IVR is useful in areas where there is low literacy. “In Rwanda, 80% of women cannot read a full sentence, so SMS is not a silver bullet,” Jamie noted. “Smartphones are coming, and people want them, but 95% of people in Uganda have a simple feature phone, so we cannot reach them by Facebook or WhatsApp. If you are going with those tools, you will only reach the wealthiest 5% of the population.”

In order to reduce response bias, the survey question order can be randomized. Response rates tend to be ten times higher on IVR than on SMS surveys, Jamie said, in part, because IVR is cheaper for respondents. The HNI system can provide auto-analysis for certain categories such as most popular response. CSV files can also be exported for further analysis. Additionally, the system tracks length of session, language, time of day and other meta data about the survey exercise.

Regulatory and privacy implications in most countries are unclear about IVR, and currently there are few legal restrictions against calling people for surveys. “There are opt-outs for SMS but not for IVRs, if you don’t want to participate you just hang up.” In some case, however, like Rwanda, there are certain numbers that are on “do not disturb” lists and these need to be avoided, she said.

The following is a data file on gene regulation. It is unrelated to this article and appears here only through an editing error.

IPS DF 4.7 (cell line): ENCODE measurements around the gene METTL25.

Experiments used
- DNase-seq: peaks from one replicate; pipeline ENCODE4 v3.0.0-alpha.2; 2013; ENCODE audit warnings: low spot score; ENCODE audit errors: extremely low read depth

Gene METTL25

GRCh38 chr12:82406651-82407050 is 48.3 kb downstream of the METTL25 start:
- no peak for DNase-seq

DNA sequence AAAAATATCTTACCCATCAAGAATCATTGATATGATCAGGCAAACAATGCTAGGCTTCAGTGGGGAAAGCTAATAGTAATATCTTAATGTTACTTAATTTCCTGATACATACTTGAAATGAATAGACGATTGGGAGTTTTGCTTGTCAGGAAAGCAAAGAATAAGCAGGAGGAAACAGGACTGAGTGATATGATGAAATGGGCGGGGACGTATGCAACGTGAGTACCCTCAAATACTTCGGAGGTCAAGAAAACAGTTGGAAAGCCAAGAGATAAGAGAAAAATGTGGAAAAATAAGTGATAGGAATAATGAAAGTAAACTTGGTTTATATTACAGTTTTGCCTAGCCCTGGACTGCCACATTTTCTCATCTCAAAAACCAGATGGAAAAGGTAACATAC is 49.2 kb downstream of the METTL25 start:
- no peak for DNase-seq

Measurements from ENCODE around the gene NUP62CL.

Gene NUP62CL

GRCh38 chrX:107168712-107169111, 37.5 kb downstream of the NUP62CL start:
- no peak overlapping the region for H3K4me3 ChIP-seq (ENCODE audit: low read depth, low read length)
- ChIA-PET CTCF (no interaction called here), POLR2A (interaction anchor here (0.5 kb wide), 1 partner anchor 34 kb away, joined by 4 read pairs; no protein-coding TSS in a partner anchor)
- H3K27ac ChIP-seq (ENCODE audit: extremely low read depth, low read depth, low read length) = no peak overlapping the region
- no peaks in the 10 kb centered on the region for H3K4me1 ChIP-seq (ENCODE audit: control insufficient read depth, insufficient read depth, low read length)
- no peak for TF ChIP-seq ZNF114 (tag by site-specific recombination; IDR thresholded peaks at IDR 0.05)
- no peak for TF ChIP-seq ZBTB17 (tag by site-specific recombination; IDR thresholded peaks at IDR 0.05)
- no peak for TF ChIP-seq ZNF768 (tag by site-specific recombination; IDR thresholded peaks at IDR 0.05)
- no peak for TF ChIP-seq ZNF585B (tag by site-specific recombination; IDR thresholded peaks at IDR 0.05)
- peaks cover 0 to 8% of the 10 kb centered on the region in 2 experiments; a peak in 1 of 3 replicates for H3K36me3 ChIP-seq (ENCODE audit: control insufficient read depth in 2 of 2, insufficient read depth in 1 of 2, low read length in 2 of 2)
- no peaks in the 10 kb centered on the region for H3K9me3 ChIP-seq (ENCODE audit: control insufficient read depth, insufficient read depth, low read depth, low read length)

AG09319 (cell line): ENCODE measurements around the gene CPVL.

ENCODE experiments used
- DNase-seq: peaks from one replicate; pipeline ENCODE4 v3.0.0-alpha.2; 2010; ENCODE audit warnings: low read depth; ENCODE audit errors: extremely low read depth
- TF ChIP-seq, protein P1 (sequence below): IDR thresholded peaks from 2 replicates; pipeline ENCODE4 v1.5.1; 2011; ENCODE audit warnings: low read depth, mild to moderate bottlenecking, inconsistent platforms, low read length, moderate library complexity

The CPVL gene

Citizen-led budget monitoring through Facebook

John shared results of a program where citizens were encouraged to visit government infrastructure projects to track whether budget allocations had been properly done. Citizens would visit a health center or a school to inquire about these projects and then fill out a form on Facebook or a website to share their findings. A first issue with the project was that voters were interested in availability and quality of service delivery, not in budget spending. “”I might ask what money you got, did you buy what you said, was it delivered and is it here. Yes. Fine. But the bigger question is: Are you using it? The clinic is supposed to have 1 doctor, 3 nurses and 3 lab technicians. Are they all there? Yes. But are they doing their jobs? How are they treating patients?”